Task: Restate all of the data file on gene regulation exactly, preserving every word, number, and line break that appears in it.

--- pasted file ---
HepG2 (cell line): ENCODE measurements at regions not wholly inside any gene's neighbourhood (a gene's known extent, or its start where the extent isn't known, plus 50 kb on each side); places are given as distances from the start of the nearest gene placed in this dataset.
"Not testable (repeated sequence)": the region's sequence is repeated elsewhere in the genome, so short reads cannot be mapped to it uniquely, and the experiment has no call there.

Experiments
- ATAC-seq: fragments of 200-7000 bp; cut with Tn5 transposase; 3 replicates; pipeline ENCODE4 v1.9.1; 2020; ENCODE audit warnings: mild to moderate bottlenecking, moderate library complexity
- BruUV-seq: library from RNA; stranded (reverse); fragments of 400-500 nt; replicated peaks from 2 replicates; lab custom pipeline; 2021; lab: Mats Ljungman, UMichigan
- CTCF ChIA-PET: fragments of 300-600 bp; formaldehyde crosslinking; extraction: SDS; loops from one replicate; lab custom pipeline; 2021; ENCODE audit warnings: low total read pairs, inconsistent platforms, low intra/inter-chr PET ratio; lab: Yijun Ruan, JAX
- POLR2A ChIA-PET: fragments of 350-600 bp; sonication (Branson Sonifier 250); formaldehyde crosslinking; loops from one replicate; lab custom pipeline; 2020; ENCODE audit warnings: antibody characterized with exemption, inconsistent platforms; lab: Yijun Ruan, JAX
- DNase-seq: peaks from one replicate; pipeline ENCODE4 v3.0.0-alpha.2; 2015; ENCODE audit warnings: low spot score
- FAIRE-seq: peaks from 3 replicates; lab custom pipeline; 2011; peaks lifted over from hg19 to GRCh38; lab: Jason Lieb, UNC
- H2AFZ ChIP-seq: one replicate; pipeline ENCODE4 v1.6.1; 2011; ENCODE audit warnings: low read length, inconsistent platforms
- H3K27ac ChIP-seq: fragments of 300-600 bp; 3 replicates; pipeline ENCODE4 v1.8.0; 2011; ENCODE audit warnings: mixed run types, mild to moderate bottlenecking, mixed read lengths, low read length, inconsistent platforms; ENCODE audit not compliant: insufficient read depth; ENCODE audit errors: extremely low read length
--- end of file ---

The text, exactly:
HepG2 (cell line): ENCODE measurements at regions not wholly inside any gene's neighbourhood (a gene's known extent, or its start where the extent isn't known, plus 50 kb on each side); places are given as distances from the start of the nearest gene placed in this dataset.
"Not testable (repeated sequence)": the region's sequence is repeated elsewhere in the genome, so short reads cannot be mapped to it uniquely, and the experiment has no call there.

Experiments
- ATAC-seq: fragments of 200-7000 bp; cut with Tn5 transposase; 3 replicates; pipeline ENCODE4 v1.9.1; 2020; ENCODE audit warnings: mild to moderate bottlenecking, moderate library complexity
- BruUV-seq: library from RNA; stranded (reverse); fragments of 400-500 nt; replicated peaks from 2 replicates; lab custom pipeline; 2021; lab: Mats Ljungman, UMichigan
- CTCF ChIA-PET: fragments of 300-600 bp; formaldehyde crosslinking; extraction: SDS; loops from one replicate; lab custom pipeline; 2021; ENCODE audit warnings: low total read pairs, inconsistent platforms, low intra/inter-chr PET ratio; lab: Yijun Ruan, JAX
- POLR2A ChIA-PET: fragments of 350-600 bp; sonication (Branson Sonifier 250); formaldehyde crosslinking; loops from one replicate; lab custom pipeline; 2020; ENCODE audit warnings: antibody characterized with exemption, inconsistent platforms; lab: Yijun Ruan, JAX
- DNase-seq: peaks from one replicate; pipeline ENCODE4 v3.0.0-alpha.2; 2015; ENCODE audit warnings: low spot score
- FAIRE-seq: peaks from 3 replicates; lab custom pipeline; 2011; peaks lifted over from hg19 to GRCh38; lab: Jason Lieb, UNC
- H2AFZ ChIP-seq: one replicate; pipeline ENCODE4 v1.6.1; 2011; ENCODE audit warnings: low read length, inconsistent platforms
- H3K27ac ChIP-seq: fragments of 300-600 bp; 3 replicates; pipeline ENCODE4 v1.8.0; 2011; ENCODE audit warnings: mixed run types, mild to moderate bottlenecking, mixed read lengths, low read length, inconsistent platforms; ENCODE audit not compliant: insufficient read depth; ENCODE audit errors: extremely low read length